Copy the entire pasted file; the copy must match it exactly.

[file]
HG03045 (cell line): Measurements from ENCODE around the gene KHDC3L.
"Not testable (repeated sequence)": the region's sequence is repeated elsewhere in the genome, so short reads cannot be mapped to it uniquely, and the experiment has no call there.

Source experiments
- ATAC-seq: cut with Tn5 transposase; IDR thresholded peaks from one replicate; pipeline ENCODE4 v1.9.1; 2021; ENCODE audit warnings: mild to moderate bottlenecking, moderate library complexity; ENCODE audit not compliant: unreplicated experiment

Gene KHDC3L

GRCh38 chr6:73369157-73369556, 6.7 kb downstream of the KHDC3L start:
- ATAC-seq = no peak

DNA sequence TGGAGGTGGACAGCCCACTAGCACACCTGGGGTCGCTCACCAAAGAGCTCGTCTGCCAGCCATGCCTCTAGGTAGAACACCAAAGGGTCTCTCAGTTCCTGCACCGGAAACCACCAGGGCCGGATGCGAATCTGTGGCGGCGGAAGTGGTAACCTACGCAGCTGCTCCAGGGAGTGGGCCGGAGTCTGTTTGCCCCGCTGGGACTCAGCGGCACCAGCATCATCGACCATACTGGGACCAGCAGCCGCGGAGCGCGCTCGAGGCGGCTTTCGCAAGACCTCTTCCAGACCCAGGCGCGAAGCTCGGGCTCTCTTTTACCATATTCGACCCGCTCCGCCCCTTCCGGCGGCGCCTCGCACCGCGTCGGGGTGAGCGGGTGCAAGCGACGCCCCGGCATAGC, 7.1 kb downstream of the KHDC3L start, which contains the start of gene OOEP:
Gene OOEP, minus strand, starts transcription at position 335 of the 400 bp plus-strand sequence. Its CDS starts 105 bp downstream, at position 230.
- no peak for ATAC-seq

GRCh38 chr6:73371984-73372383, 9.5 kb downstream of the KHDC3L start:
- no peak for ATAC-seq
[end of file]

HG03045 (cell line): Measurements from ENCODE around the gene KHDC3L.
"Not testable (repeated sequence)": the region's sequence is repeated elsewhere in the genome, so short reads cannot be mapped to it uniquely, and the experiment has no call there.

Source experiments
- ATAC-seq: cut with Tn5 transposase; IDR thresholded peaks from one replicate; pipeline ENCODE4 v1.9.1; 2021; ENCODE audit warnings: mild to moderate bottlenecking, moderate library complexity; ENCODE audit not compliant: unreplicated experiment

Gene KHDC3L

GRCh38 chr6:73369157-73369556, 6.7 kb downstream of the KHDC3L start:
- ATAC-seq = no peak

DNA sequence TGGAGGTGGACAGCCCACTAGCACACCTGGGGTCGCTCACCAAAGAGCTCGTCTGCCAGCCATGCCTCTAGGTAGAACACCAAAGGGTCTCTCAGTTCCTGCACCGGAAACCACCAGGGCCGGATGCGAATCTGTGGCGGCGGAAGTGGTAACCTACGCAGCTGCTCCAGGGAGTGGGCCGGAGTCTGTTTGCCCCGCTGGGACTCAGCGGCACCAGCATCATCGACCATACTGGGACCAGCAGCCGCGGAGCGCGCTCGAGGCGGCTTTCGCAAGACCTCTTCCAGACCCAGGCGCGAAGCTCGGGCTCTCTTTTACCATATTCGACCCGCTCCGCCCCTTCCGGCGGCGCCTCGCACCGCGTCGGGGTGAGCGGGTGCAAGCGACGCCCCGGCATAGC, 7.1 kb downstream of the KHDC3L start, which contains the start of gene OOEP:
Gene OOEP, minus strand, starts transcription at position 335 of the 400 bp plus-strand sequence. Its CDS starts 105 bp downstream, at position 230.
- no peak for ATAC-seq

GRCh38 chr6:73371984-73372383, 9.5 kb downstream of the KHDC3L start:
- no peak for ATAC-seq